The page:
Military officials in Ivory Coast are vowing to launch an assault soon on the West African country's second largest city, Bouake. The city remains under the control of rebels who continue to hold out following a bloody coup attempt Thursday.
Military convoys headed hundreds of kilometers north from Abidjan to the cities of Bouake and Korhogo, where the government has vowed to crush the rebellion which began in the two cities at the same time that a mutiny broke out in Abidjan on Thursday.
Defense Minister, Moise Lida Kouassi, vowed there would be a fierce fight to recapture Bouake and Korhogo, saying loyalist soldiers would not stop until they had taken out all pockets of resistance.
However, the country's Prime Minister Affi N'Guessan appeared on national television Saturday saying President Laurent Gbagbo is willing to examine the mutinous soldiers' grievances and avert an assault on the two cities if the rebels agree to give up their weapons.
The government says it regained full control of Abidjan, but there were signs of remaining tension in the city on Saturday.
Paramilitary police continued to set fire to the shanty homes of impoverished immigrants from neighboring African countries. Officials said they were doing so as part of an effort to weed out those suspected of taking part in Thursday's coup attempt, which the government claims was carried out with the help of an unidentified foreign country.
Scores of people could be seen leaving their neighborhoods carrying their belongings on their heads.
Thirty-five-year-old Gilbert Djiguembe , an immigrant worker from Burkina Faso told VOA paramilitary police officers attacked his home in Abidjan's Agban-Deux Plateaux neighborhood, forcing him, his wife, and his 3-year-old daughter to flee.
Mr. Djiguembe says, "they broke into my house. They looted it. They took our money and our gas bottle." Then, he says, "they set the neighborhood on fire, and we fled. Some of the officers said that we should go back to our country, that they are tired of us and they accused us, the people of Burkina Faso, of coming here to launch a coup d'etat." Mr. Djiguembe says, "it is not right that they accuse us of that. We know nothing about their coup d'etat. It is all between them."
Some displaced residents sought assistance at the Abidjan headquarters of the U.N. Refugee agency, which was working to determine what to do with the scores of newly displaced people.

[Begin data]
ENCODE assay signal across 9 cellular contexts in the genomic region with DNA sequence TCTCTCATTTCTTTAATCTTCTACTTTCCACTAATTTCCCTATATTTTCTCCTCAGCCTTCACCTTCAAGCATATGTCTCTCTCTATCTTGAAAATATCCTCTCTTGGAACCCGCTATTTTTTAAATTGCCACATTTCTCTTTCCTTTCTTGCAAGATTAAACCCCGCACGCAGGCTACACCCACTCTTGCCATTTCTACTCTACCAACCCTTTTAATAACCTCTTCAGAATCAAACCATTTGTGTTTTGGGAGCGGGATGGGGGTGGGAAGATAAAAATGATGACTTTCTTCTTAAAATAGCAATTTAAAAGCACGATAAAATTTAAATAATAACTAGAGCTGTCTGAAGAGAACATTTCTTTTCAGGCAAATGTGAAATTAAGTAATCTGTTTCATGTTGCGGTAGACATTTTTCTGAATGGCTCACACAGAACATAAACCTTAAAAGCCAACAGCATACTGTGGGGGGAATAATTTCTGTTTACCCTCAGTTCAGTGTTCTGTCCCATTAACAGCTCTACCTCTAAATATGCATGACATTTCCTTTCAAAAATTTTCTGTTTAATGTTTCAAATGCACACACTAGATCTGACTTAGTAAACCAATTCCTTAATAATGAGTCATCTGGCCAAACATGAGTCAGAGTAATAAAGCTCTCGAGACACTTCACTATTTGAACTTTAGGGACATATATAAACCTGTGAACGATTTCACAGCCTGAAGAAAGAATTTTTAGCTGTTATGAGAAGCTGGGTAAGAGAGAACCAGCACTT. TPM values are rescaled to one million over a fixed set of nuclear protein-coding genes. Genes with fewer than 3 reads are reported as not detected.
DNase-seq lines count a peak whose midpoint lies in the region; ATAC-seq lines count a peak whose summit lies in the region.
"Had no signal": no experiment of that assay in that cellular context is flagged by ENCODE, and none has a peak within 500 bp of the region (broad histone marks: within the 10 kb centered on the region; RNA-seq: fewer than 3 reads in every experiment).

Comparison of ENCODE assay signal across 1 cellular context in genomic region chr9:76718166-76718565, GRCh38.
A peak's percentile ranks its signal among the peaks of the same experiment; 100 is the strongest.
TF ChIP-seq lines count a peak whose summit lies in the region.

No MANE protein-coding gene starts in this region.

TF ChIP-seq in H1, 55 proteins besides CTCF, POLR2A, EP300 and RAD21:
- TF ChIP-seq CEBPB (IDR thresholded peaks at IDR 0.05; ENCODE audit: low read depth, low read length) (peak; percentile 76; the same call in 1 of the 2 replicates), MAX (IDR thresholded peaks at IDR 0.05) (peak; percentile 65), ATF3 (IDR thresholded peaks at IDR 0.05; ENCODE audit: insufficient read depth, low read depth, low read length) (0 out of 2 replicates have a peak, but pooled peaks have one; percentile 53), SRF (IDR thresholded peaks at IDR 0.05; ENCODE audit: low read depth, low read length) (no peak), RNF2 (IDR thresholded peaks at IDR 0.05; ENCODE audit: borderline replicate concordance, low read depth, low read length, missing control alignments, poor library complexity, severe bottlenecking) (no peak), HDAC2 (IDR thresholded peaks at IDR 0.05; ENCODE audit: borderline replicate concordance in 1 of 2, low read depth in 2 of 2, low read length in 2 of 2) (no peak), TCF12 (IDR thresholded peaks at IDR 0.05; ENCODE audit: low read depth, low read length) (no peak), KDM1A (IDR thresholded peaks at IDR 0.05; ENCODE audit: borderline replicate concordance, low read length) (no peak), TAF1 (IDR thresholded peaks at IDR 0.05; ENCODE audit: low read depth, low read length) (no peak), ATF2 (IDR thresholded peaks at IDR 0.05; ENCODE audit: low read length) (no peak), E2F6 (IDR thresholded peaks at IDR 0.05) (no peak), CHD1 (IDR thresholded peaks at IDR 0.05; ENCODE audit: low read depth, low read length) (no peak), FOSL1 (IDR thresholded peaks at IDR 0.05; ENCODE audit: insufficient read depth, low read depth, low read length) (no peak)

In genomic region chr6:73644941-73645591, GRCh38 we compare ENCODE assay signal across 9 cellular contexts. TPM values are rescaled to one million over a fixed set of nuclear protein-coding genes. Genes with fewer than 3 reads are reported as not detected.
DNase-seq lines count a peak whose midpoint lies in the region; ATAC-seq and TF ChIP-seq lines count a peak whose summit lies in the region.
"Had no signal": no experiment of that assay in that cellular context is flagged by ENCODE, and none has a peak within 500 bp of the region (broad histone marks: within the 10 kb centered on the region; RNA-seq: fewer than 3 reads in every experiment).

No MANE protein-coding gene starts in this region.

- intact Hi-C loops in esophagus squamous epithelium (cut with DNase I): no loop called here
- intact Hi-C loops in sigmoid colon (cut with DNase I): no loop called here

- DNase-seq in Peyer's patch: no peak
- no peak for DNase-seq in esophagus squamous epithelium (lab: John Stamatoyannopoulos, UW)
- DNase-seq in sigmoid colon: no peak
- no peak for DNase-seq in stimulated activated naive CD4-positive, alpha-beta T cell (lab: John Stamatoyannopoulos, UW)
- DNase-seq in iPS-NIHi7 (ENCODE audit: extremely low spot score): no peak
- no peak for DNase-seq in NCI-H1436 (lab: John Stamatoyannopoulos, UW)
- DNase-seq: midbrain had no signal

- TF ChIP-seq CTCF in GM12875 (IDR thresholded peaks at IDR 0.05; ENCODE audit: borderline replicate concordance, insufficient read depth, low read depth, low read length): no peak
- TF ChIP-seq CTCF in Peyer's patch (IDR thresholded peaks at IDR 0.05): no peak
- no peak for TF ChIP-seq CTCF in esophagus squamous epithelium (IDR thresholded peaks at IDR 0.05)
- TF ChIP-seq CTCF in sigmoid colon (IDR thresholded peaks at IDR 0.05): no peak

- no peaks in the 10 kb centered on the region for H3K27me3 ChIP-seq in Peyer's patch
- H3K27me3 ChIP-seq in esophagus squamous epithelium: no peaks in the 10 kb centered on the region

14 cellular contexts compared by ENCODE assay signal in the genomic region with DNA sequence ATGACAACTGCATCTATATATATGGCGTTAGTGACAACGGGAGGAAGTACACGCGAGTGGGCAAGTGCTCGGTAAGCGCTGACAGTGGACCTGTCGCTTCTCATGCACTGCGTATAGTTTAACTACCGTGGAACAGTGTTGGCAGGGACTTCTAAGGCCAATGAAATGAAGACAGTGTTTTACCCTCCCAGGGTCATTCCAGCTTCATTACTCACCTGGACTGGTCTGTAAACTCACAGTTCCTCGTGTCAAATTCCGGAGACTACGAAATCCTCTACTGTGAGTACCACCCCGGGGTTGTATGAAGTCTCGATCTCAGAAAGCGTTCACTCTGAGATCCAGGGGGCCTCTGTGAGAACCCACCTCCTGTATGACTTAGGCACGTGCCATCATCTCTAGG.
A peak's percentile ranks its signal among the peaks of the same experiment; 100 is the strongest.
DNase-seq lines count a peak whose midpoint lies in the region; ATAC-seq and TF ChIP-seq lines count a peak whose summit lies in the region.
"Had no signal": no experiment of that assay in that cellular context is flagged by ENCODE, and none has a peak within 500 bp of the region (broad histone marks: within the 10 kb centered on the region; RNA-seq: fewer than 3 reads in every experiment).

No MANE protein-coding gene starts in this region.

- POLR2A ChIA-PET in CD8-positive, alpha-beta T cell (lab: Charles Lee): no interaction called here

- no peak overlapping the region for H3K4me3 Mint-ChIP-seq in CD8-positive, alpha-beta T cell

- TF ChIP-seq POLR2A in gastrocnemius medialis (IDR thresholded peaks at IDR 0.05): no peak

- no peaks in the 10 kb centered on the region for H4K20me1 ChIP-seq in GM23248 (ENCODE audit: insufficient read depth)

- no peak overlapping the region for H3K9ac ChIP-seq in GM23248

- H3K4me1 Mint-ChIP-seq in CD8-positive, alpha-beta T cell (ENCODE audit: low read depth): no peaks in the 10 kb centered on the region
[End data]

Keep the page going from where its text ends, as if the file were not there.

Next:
In his televised remarks, Ivory Coast's Prime Minister said the government's battle is not against immigrants.
Bands of young government supporters wielding sticks and machetes were seen roaming the streets of Abidjan Saturday, threatening to attack opponents of President Laurent Gbagbo.
Military officials remained on edge, and resorted to harassing foreign journalists who were covering the unrest. Soldiers in Abidjan on Saturday arrested two western reporters on unspecified charges outside the offices of the U.N. Refugee agency. The two men Briton and a Frenchman were released after about two hours.
The government says the violence of recent days has killed at least 270 people. The latest bout caps three years of ethnic and political strife that was unleashed when Ivory Coast, once considered a model of stability in the region, experienced its first-ever military coup in 1999.
The man who led that coup, General Robert Guei, was among those killed during 12 hours of heavy gunfire in Abidjan on Thursday. The government claims the general, a strong Gbagbo critic, was behind the latest coup attempt.
The general's wife, son, and grandchildren were shot to death when gunmen stormed their home during Thursday's fighting. The killing of the Guei family has angered supporters in the general's native region in the northwest of the country, where reports said Guei supporters have attacked backers of President Gbagbo.
Among those killed during Thursday's violence was the country's interior minister, Emile Boga Doudou.
Gunmen also stormed and looted the house of opposition leader Alassane Ouattara, who escaped to the French Embassy. Mr. Ouattara has been at the heart of a political crisis in which his supporters mainly Muslims from the north have been at odds with President Gbagbo's followers who are largely from the Christian south and west.